Securefact Round Ups are published once a month and feature summaries and opinions from our in-house experts on select handpicked articles that caught their eyes in the areas of Fintech, Compliance, Know Your Customer, Secured Lending, AML, and Fraud.
NDP propose task force on fraud and money-laundering in Metro Vancouver housing market
The rising prices of real estate properties in Canada, particularly Vancouver, and the belief among politicians that it’s largely due to speculative investment from offshore money may provide some explanation for launching a task force of experts to investigate fraud, money laundering and tax evasion proposed by B.C.’s NDP leader, John Horgan. In light of the Panama Papers, many people may assume that investments in real estate via offshore money will inevitably include the proceeds of crime. While this is not inconceivable, the emphasis should be on implementing a well-regulated real estate industry in Canada, which may decrease the temptation for foreign investors to go to less well-regulated provinces.
It seems obvious that foreign investors will continue to choose real estate as investment vehicles so long as regulatory standards and supervision is deficient. However, it is important to note that very large foreign investors contribute positively to the Canadian economy directly or indirectly. They create jobs for real estate agencies, lawyers, accountants and developers among others.
Perhaps it’s time to address the root cause of the problem with a focus on a well-regulated real estate industry as well as a robust criminal justice system to disincentives illegal activities in which criminals and others contrive to take advantage of weaknesses and vulnerabilities in the systems throughout the chain of responsibility, from the level of an individual to the governing body. Moreover, real estate agencies, in particular, will need to understand the importance and utility of know your customer (KYC), where risk have to be assessed and mitigated more accurately and carefully in relation to their business models. Otherwise, they may suffer reputational risk and regulatory fines.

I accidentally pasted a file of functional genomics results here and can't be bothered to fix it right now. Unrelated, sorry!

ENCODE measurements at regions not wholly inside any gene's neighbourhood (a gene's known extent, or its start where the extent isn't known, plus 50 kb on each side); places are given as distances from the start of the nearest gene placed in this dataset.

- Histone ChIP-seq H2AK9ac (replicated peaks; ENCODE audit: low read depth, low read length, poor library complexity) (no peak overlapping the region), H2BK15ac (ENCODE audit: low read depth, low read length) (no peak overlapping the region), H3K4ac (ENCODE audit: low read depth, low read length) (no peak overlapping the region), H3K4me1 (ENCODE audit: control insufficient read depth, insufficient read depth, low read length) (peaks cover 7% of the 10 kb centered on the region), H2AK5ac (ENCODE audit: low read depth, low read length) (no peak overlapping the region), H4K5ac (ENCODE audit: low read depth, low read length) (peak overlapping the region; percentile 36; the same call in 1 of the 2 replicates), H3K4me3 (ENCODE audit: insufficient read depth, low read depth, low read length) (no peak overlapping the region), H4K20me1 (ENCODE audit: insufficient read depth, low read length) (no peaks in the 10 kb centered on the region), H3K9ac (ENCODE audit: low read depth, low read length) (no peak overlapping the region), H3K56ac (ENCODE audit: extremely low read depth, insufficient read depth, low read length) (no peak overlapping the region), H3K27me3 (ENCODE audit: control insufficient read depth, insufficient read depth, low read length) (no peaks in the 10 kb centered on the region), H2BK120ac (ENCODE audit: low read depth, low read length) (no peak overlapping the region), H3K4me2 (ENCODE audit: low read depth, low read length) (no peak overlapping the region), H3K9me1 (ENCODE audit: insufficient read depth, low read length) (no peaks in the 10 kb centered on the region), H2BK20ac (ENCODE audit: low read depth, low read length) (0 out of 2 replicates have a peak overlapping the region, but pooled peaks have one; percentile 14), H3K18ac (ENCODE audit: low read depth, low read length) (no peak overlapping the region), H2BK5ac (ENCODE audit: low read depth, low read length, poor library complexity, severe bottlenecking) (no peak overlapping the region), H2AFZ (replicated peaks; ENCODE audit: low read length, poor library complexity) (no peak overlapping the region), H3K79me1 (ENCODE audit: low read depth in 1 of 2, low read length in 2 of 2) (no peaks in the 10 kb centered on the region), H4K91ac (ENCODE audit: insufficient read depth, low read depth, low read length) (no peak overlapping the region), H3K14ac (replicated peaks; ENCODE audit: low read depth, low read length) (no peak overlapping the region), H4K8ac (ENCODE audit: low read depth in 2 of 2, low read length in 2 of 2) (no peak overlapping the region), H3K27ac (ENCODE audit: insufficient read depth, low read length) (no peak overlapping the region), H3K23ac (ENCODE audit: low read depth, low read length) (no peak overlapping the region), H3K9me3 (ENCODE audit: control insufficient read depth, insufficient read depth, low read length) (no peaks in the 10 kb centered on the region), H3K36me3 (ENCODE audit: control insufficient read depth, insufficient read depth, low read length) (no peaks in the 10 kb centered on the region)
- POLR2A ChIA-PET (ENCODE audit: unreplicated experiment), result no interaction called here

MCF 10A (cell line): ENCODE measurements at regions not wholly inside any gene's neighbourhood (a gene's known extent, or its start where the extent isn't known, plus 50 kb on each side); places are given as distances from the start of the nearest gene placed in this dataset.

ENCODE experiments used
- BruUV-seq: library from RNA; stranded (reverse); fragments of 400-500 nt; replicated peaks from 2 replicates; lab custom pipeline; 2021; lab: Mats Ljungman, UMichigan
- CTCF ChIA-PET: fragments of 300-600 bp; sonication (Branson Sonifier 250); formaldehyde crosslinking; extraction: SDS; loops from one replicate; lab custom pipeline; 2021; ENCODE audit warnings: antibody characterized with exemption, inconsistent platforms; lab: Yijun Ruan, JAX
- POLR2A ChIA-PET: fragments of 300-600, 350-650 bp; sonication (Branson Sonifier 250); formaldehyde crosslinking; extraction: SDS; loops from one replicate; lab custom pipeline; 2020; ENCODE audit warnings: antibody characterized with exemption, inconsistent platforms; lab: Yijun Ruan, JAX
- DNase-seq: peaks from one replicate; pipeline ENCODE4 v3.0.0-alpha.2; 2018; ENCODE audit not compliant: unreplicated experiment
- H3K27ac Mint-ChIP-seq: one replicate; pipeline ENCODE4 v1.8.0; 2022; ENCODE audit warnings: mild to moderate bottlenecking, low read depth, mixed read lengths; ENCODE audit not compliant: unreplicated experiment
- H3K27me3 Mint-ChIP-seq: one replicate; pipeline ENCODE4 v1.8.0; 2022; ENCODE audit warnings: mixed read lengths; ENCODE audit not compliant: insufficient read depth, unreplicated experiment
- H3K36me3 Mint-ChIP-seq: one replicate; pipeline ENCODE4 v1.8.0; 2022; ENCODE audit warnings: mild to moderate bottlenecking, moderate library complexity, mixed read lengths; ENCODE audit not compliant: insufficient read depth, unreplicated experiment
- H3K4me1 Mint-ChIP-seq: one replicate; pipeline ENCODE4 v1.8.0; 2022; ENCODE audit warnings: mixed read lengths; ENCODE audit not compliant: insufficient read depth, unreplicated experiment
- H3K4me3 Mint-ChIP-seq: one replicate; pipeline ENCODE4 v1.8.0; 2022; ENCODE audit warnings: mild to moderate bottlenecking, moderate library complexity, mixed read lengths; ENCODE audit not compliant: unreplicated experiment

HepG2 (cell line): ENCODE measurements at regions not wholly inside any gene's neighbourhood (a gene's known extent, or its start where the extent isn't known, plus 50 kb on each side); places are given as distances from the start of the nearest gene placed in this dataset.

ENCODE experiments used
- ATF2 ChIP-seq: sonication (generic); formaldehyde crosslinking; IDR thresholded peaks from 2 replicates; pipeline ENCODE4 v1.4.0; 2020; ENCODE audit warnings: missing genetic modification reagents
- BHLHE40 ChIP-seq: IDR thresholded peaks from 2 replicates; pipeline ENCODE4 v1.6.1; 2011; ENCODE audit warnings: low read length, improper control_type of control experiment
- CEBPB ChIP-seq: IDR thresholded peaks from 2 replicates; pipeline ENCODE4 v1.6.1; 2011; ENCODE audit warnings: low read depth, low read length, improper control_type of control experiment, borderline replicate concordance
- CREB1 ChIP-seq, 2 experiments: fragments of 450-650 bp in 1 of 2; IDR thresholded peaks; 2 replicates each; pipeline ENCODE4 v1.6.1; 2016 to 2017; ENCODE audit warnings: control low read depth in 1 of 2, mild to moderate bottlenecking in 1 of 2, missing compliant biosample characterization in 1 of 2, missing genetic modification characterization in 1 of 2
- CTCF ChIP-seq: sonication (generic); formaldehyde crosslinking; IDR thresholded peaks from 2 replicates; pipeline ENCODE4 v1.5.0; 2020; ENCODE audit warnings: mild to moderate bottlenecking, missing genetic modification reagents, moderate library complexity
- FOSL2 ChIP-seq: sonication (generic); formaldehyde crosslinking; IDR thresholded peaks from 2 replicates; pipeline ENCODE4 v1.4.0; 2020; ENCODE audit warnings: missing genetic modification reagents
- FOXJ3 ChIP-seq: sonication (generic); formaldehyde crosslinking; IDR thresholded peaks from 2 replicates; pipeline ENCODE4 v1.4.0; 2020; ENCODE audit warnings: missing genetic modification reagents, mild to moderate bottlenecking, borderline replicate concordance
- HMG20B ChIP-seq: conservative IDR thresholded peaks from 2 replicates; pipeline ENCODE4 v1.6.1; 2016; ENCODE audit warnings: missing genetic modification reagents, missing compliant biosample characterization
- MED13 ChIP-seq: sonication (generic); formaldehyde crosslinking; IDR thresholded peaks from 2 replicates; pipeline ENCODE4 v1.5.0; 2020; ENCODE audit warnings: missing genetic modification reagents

Read full article here.
Sector-wide ‘sweep’: Money service firms say banks are giving them the boot
In light of the disruptive and innovative financial technology providers coupled with tougher regulatory environment has made banks to think about compliance risk management in a different way. Those innovative banking offerings such as payment transfers, foreign exchange and currency hedging (known as ‘MSB’ Money Services Business) are creating services at a substantially lower prices than banks. More importantly, regulators are continuing to expand their scope and focus on areas such as anti money laundering and third party risk management among others. Even though banks have tremendous talent and state of the art risk models, they have been slow in moving away from the traditional model.
With this view in mind, banks need to design and adopt a more modern risk management framework to make it more effective and resilient to changes over time. They should also develop specific guidelines for MSBs and engage in dialogues with peers in the industry, regulators and compliance experts. Further, banks should consider alternative options such as establishing partnerships with MSBs and leverage on MSBs proprietary technologies and digital talent to turn innovative ideas into customer solutions that is affordable to consumers.
For example, JPMorgan Chase recently formed a partnership with OnDeck, a leading small-business lending platform that allows Chase to leverage on OnDeck’s sophisticated credit model which will potentially give the bank an advantage over others. In summary, implementing a modern risk model that is designed for the current environment, embrace technologies and partnership will outperform their slower moving peers in the industry.